Proposal for Data Protection Act

Published

“Proposal for national Swedish legislation complementing the General Data Protection Regulation EU 2016/679, GDPR”

The General Data Protection Regulation becomes effective on 25 May 2018 and will be directly applicable in all of EU. However, the GDPR allows for each member state to adopt national supplementary rules with the purpose of adapting the provisions of the GDPR to specific national conditions and national legislation on e.g. employment and freedom of speech.

In preparation of such national legislation the Swedish government launched an investigative committee referred to as “Dataskyddsutredningen” (the Data Protection Committee) in February 2016. The committee’s remit was to propose national regulation that supplements the General Data Protection Regulation at a general level (as opposed to suggesting sector specific regulations). The committee’s presented its white paper on 12 May 2017. The white paper proposes a new supplementary act referred to as “Dataskyddslagen” (the Data Protection Act). The committee suggests that the Data Protection Act will enter into effect in parallel with the GDPR.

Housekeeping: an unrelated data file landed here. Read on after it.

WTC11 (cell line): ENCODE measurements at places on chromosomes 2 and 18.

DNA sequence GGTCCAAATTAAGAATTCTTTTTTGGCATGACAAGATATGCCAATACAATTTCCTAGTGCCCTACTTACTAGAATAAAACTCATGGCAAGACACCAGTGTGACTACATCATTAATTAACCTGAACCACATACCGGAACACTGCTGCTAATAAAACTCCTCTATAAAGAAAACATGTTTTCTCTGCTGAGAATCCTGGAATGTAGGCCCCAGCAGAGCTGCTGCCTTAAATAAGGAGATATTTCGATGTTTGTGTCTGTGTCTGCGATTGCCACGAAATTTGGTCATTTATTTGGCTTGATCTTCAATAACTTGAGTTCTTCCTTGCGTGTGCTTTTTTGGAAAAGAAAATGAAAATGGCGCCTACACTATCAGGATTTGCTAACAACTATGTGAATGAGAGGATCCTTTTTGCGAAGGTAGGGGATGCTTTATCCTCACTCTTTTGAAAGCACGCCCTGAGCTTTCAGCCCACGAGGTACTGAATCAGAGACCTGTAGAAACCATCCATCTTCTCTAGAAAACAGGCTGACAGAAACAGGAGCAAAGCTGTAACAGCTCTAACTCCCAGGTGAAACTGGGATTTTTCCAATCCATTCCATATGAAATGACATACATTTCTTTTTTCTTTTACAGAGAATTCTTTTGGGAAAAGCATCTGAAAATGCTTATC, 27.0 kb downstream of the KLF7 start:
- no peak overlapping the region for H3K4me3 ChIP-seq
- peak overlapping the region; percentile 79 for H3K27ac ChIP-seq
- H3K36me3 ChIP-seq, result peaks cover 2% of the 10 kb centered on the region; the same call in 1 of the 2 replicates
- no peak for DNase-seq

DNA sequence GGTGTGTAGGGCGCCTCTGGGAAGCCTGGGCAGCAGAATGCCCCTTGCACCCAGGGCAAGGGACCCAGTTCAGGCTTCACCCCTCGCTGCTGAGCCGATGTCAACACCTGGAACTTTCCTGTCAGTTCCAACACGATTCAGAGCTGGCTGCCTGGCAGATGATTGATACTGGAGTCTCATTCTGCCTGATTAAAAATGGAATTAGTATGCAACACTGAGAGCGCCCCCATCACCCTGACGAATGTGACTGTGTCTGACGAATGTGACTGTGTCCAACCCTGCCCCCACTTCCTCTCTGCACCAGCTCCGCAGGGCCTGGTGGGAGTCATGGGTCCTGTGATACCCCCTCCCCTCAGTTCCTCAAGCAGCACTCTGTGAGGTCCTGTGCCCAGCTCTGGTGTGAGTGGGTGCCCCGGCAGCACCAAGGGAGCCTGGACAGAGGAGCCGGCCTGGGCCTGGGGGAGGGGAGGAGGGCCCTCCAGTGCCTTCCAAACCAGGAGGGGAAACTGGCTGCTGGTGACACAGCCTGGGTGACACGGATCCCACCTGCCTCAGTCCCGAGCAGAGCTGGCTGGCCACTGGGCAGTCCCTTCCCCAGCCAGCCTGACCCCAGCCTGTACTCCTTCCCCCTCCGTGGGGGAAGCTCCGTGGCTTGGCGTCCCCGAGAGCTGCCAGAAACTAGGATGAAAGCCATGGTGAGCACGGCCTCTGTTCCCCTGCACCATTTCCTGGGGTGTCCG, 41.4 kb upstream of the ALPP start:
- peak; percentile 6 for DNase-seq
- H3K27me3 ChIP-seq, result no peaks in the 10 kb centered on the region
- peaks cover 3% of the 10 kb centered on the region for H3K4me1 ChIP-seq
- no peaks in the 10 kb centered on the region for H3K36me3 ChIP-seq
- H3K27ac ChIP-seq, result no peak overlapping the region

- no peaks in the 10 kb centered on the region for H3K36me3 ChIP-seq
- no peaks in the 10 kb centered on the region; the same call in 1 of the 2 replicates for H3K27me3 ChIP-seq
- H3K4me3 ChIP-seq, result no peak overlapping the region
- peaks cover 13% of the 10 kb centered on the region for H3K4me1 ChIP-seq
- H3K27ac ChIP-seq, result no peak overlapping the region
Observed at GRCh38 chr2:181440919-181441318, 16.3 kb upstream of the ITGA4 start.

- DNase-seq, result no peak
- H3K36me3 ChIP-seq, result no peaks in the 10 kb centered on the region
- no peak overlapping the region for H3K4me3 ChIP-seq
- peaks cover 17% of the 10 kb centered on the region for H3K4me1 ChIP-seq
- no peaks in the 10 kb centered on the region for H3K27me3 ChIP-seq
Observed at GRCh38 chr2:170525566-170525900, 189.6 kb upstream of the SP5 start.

In short, the white paper proposes that in Sweden the GDPR should apply also for processing personal data in the course of an activity which falls outside the scope of EU law, such as national security and law enforcement. It also contains suggested provisions with the purpose of clarifying the essence of the legal grounds for processing data if necessary for “compliance with legal obligation to which the controller is subject” and “the performance of a task carried out in the public interest or in the exercise of official authority”. Furthermore, it suggests provisions clarifying that sensitive data may if necessary be processed by employers, in the field of health and medical care, and for archival and statistical purposes. In addition, the white paper identifies gaps as to the possibility for public authorities to process sensitive data when necessary and proposes provisions to bridge those gaps.

It is also worth noting that the administrative fines stipulated for breaches of the GDPR are suggested to apply for breaches of the Data Protection Act too.

Please feel free to contact Alexander Berger, Head of Data Privacy, if you would like to know more about the Data Protection Act and the GDPR.